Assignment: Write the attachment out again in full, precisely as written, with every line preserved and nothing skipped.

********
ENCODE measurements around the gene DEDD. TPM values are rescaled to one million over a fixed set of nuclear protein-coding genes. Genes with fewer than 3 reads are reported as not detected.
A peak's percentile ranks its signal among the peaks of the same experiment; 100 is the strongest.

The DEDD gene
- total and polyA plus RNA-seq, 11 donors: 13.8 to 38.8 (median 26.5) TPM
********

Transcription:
ENCODE measurements around the gene DEDD. TPM values are rescaled to one million over a fixed set of nuclear protein-coding genes. Genes with fewer than 3 reads are reported as not detected.
A peak's percentile ranks its signal among the peaks of the same experiment; 100 is the strongest.

The DEDD gene
- total and polyA plus RNA-seq, 11 donors: 13.8 to 38.8 (median 26.5) TPM